Here's one example.  I dug through some of the 8 cent cards and found a Dhani Jones about 2/3's of the way through the listings.  8 cents, quantity 2.  Based on where it is in the listings, my thinking is that the 2nd card is going to be priced considerably higher than the 8 cent card - my hope is somewhere in the 60-80 cent range based on the cards place in the listings:

I click on the card, and sure enough that 2nd card is $0.65 - more than 8 times the price of the lowest priced card:
For me, that's an easy buy.  I try to get cards in the 5-10 cent range and bump them up to the 50-75 cent range.  It's small profits, but they add up over time.  And they'll still under the 75 cent storage threshold so I don't have to pay a penny for storage every month on these cards.

I've used this to find much bigger upgrades than that though.  One of my biggest sales lately was a serial numbered card I found where the cheapest was 10 cents and the next highest priced card was $3.50.  I bought the 10 cent card, bumped the price up to $3.45, and sold it a few weeks later.  It doesn't always happen that easily but when it does it feels great!

Some tweaks that speed up how fast these flips sell - try doing this within a specific player (like Ken Griffey Jr. or Bryce Harper), or looking for specific special qualities (2015 as a year, Chrome as a set, serial numbering).  Quantity and Price are king, but Description is obviously your friend too and can help keep your flips more within what's "hot" or popular if you don't want to wait as long as I do for random cards to sell.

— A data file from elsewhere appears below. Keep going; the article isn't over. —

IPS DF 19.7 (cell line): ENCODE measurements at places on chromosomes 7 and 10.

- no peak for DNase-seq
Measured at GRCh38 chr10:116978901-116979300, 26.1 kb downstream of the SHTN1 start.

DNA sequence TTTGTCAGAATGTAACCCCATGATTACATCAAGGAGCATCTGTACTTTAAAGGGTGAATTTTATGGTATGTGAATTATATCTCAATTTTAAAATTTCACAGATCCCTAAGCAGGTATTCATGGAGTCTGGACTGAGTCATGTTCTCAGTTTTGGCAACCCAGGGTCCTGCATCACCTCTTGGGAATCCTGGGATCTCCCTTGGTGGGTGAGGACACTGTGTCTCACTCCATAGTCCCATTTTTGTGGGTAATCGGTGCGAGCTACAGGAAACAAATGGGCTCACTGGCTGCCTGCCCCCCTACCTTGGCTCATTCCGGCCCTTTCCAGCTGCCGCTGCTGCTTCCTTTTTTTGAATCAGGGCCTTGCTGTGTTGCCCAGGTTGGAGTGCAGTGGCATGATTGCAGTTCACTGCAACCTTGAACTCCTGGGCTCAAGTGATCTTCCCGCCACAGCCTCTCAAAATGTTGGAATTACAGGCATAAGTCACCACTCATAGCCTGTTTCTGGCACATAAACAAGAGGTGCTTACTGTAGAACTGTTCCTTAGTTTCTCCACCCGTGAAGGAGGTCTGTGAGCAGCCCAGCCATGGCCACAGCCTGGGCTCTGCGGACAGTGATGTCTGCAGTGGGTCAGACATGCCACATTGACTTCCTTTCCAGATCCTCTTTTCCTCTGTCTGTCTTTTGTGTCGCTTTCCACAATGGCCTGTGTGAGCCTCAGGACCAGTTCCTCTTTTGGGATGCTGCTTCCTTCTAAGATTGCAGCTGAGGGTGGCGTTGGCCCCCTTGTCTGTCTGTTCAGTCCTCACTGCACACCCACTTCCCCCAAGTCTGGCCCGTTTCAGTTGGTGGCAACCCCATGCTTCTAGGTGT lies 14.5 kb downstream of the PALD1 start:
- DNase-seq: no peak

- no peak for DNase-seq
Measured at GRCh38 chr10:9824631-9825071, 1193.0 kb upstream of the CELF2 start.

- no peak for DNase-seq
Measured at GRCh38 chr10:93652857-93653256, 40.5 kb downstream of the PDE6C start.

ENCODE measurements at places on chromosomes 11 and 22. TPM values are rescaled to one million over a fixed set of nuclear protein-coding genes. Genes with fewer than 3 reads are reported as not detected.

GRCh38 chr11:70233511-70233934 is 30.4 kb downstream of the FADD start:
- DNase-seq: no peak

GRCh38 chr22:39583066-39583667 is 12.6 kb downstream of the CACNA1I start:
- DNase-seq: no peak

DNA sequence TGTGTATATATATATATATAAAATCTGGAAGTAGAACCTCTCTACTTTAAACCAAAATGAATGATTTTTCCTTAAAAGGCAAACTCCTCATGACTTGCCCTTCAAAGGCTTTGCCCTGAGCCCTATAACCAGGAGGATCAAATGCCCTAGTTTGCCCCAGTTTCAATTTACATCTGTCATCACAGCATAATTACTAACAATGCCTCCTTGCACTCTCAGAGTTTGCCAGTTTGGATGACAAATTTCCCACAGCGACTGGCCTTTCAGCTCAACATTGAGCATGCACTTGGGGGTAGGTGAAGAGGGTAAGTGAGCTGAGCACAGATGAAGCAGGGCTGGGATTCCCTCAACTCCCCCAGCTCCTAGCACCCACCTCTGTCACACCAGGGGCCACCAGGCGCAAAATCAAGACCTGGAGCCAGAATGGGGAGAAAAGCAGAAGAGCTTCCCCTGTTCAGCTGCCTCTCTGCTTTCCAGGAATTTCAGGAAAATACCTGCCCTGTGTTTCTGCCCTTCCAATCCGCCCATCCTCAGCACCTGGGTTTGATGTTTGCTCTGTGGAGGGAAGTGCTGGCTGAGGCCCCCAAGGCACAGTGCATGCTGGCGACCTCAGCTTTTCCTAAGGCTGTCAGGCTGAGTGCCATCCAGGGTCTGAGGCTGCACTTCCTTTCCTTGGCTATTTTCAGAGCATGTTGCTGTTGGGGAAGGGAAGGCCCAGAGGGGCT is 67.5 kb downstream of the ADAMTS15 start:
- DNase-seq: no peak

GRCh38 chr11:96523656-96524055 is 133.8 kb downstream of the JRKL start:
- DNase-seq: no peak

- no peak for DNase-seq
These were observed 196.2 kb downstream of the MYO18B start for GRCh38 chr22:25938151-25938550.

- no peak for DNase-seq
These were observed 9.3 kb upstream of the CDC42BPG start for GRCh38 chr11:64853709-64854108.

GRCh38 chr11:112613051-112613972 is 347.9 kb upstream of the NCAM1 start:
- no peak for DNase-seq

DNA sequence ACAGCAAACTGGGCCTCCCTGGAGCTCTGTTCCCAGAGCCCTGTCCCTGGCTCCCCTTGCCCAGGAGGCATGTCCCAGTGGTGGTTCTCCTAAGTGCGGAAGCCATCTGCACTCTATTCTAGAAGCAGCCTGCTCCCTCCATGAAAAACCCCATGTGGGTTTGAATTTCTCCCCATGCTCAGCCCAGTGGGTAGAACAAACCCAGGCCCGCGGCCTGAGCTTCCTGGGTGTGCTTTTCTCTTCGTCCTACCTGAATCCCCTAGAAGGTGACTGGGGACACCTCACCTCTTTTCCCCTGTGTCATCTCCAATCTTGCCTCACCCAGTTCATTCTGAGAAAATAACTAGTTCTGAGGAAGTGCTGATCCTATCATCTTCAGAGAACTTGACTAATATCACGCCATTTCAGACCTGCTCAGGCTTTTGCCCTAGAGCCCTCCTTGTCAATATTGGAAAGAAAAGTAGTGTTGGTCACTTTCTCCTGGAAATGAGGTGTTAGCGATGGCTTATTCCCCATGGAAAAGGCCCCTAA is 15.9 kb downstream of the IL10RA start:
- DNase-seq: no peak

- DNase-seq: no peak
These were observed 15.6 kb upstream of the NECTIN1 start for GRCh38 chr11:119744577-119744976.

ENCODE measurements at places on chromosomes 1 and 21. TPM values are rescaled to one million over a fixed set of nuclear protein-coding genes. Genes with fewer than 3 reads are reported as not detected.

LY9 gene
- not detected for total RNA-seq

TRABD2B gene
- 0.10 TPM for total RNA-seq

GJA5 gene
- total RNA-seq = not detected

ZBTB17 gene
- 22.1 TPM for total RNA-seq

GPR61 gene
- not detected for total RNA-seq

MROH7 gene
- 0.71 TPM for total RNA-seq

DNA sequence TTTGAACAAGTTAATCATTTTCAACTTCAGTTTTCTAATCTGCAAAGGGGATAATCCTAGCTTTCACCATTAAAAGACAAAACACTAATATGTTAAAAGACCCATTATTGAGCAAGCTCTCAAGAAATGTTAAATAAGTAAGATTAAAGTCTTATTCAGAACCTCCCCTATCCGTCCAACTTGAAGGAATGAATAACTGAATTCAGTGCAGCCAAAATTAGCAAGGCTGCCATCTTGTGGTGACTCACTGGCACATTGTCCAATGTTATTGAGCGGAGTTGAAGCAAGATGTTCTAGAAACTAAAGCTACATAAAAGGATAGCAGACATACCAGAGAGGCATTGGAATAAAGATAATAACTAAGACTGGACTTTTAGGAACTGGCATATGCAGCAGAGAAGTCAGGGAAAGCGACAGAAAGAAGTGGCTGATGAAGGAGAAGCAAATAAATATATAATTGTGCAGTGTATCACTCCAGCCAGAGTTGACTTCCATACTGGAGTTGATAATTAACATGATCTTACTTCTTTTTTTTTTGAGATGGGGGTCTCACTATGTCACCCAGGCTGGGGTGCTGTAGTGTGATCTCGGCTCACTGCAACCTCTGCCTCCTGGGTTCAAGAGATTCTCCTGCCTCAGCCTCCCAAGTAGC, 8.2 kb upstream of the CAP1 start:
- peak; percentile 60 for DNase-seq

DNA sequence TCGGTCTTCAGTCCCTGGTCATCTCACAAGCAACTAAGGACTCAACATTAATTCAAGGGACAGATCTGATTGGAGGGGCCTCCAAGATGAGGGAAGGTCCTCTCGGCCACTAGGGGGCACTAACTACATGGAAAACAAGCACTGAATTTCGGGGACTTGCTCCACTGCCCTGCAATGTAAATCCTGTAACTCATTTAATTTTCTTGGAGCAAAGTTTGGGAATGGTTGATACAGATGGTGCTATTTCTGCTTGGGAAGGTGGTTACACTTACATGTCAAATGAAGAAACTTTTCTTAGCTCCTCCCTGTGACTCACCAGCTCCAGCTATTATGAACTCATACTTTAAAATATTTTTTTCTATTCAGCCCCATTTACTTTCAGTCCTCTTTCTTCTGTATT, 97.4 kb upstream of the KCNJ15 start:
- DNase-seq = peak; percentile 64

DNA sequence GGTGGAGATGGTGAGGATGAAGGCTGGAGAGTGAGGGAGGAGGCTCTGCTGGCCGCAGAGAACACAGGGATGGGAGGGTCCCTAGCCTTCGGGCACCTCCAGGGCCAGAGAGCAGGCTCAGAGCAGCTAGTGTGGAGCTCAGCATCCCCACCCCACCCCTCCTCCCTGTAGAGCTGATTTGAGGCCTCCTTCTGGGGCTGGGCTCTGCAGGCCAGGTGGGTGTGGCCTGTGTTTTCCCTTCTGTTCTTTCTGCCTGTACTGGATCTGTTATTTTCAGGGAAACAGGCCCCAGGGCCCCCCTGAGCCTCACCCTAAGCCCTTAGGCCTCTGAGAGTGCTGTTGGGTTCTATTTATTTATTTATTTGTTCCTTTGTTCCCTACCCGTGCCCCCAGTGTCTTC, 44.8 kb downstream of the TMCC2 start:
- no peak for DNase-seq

Part 4, Strategy 2: Buying cards unique to the site
This strategy is the even easier one, but there's so little of these cards at a given time at the real low price points so you have to search fairly regularly to make it work for you.  The one nice thing with price points working the way they do is that, by and large*, you can just check the 7 cent cards, then flip 20 or so pages to the beginning of the 8 cent cards, and so on, until you've checked them all.  It only takes a few minutes and it gets you a bunch of cards that are 1/1 on the site, which means you can set your own market to a degree.

Here's one example.  I reached the end of the 8 cent cards and notice that the top card listed for 9 cent cards has a quantity of 1:

This is an easy buy...I will grab this every time:
As I posted in the little capture in my image, buying this card allows me to set the price wherever I want since COMC buyers only have this one copy to choose from.  Many times I just go straight to 75 cents, but sometimes I go higher or lower depending on what I feel about that card.  The best is when oddballs get priced low and are 1/1 on the site - I've turned 10-20 cent movie cards into $3.50 profits this way.  So you never know what you'll find - and again your buy-in is so low that even 75 cents (or 50% off 75 cents) is good profit on these cards.

So this ends another edition of COMC Walkthroughs - a lot of the steps were a little convoluted this week, so if you have any questions feel free to share them in the comments.  Otherwise, see you next time!

* I say "by and large" because there are two caveats.  Caveat 1 is that sale cards count their asking price as SRP.  So a 50 cent card at 10 cents because of a sale will still sort with the 50 cent SRP cards - so you won't see it as one of the first cards in your list but more likely like 30th or 40th in the list.

Caveat 2 is the COMC has a 100 page limit restriction.  That seems like a lot with 100 cards per list (so 10,000 cards total!) but there are a lot of low priced cards, so you may only get to 12 or 13 cents before you reach the limit.  To get around this I often search within modifiers, like all 2015 cards, or all baseball cards, or something like that.  This way your search gets a little more stretch into the later teens or early 20 centers.

2 comments:

  1. Just to make sure at least someone's saying it, thanks for making these guides! Now that I have enough stuff listed I'll probably try to play around with some of your strategies and see if I can make a little spending credit for myself.

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  2. Another great post! Thanks for these tips. I've never sold on COMC, but maybe someday.